Income Investing Guide: How to Invest for Steady Cash Flow

Income Investing Guide: How to Invest for Steady Cash Flow

Learn about income investing, which is a strategy to bring in cash flow from investments. Find out what types of assets can help you generate income. SPDR S&P Global Dividend Fund WDIV is an ETF designed to track the performance of the S&P Global Dividend Aristocrats Index. Find out more. On May 21, the joint webinar series, ‘Education under COVID-19: Problems, Solutions, Perspectives, Research’ began with a session about the effects of school closures under the pandemic. From annuities to mutual funds, Federated Hermes offers a broad array of asset management products to customers worldwide.

There are many ways you can invest depending on your goals. Some people invest to grow their money quickly and accept a higher risk of losing money in the short term.

Others may be at a different point in their investing journey. They need reliable income from their investments. These people generally can’t afford to lose a large percentage of their assets.

Income investing is the name of this more conservative form of investing. It focuses on earning a reliable income from your investments.

Income investing is exactly what it sounds like. It’s investing with the goal of earning income from your assets. 

Different types of investments work in different ways. Stocks with high growth potential may have been a good fit early in your investing journey. These stocks may not provide consistent growth or income, though. 

These types of assets normally aren’t what most income investors gravitate toward. When you rely on your investment income to live in retirement, you want safer options. 

Safer investments still have downside risk, but it isn’t nearly as great. They’re generally stable and, in most cases, provide income in different forms.

When you’re investing for income, you have many different ways you can earn that income.

When you invest in a company by buying stock, you’re a partial owner of the company. One way companies reward their shareholders is through dividend payments. 

Dividends are direct payments to the shareholders. They are typically paid from the profits of a company.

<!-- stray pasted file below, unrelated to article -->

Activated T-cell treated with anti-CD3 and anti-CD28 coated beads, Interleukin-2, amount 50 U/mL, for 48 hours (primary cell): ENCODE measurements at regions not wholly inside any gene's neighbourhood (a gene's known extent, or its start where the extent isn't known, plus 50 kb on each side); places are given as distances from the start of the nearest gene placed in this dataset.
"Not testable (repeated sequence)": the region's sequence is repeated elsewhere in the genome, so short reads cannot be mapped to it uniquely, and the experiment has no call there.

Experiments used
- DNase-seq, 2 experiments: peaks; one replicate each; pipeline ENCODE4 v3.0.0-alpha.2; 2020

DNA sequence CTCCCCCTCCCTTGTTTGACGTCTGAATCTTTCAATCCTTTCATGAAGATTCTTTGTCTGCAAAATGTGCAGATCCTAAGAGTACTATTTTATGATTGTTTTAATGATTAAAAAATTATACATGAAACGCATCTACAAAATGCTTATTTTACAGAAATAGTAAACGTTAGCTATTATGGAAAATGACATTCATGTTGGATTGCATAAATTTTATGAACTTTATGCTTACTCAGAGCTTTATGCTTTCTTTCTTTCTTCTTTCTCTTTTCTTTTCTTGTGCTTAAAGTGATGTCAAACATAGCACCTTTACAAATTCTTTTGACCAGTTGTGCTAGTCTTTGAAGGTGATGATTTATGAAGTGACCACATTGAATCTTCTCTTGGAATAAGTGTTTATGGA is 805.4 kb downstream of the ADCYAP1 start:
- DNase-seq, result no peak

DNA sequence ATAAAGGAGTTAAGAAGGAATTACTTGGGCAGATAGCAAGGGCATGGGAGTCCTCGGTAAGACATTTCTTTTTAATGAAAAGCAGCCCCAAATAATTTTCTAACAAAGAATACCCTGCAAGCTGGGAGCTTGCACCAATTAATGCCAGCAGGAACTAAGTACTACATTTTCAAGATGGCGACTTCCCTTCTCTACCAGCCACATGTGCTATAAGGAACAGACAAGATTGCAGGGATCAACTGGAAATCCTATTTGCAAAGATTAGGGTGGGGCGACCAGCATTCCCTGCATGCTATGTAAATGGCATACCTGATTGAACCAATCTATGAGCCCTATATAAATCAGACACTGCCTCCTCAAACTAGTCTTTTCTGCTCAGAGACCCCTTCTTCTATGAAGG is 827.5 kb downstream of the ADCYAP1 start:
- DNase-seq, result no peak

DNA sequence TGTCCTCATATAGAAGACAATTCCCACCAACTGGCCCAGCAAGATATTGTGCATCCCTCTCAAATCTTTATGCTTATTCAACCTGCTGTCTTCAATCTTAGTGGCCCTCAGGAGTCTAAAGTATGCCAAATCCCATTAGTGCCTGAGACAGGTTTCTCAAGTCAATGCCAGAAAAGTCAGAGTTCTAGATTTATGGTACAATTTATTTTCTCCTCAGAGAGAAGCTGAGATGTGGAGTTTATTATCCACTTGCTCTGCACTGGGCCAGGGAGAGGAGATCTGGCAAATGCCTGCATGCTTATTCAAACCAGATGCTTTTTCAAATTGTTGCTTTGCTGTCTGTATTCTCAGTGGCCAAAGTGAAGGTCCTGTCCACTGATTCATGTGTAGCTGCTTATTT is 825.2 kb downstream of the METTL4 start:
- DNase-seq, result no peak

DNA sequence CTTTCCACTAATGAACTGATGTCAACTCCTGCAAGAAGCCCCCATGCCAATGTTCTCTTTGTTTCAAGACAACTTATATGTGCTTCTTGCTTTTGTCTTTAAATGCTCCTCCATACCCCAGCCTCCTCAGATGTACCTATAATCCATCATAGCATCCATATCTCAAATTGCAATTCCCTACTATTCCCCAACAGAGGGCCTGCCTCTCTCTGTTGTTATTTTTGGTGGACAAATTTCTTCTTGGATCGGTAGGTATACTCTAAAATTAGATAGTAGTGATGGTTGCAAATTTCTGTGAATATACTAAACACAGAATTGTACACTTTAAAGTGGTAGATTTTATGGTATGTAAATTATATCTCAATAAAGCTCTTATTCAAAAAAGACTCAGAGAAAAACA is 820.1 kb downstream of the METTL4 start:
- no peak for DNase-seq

That said:

Corporations don’t have to offer their shareholders dividends. If they already give out dividends, they can lower them or cancel them if they wish.

Of dividend-paying stocks, a group of companies may try to provide reliable dividends year after year. In some cases, these companies pride themselves on increasing their dividends each year.

One way to gauge the value of the dividend a company offers is a formula called dividend yield. Divide the total dividends paid per share by the share price. This gives you a percentage of the share price the company pays in dividends. 

You can use the dividend yield to compare the income from these investments to other options.

You can earn interest income from many different sources. Essentially, interest is a payment for lending your money to someone else.

You can earn interest payments from keeping money in savings accounts, certificates of deposit, by investing in corporate bonds or other interest-paying investments.

When you choose these types of assets, you’re generally told up front what the interest rate will be. 

Some investments, such as putting money in a high yield savings account, have an interest rate that can change over time. Others have set interest rates for the term of the investment. 

The interest rate you’re paid normally varies based on the risk of the asset. 

Since savings accounts are FDIC-insured, their interest rates are usually low.

However, risky corporate bonds may have very high interest rates due to the possibility of the company defaulting.

Real estate investments can offer rental income, another type of reliable income for income investors.

Investing in real estate is more time consuming than investing in stocks or bonds. It can be more rewarding, too.

Many people consider real estate investments — and being a landlord — to be passive income.

The reality is:

This is rarely the case, but it is possible if you outsource all of the management of the rental properties you own.

Income investing is a good fit for people that can’t afford or don’t want to see drastic decreases in their total assets.

No type of investing can guarantee no losses.


Income investing is considered one of the most conservative types of investing.

You’ll typically receive much lower returns than with other types of investing. This can be well worth it. 

Those that have already accumulated a sufficient nest egg don’t need to take on extra risk. Instead, they want to ensure their money doesn’t run out prematurely.

Income investing is also popular among those that are risk-averse. These people are willing to accept lower returns and invest more to reach their goals to avoid the downside risk of riskier investments.

Depending on your preferences, you could use several types of investments to reach your income investing goals.

There are plenty of asset classes to choose from and financial services companies can help you invest in them.

Savings accounts, certificates of deposit and money market accounts are all relatively safe assets.

They normally offer low interest rates, though. (Online banks are a common exception.)

You could invest in a wide variety of bonds. Some are backed by the federal government.

There are also state and local bonds, often called muni bonds. These bonds generally have lower returns because they’re viewed as safer investments.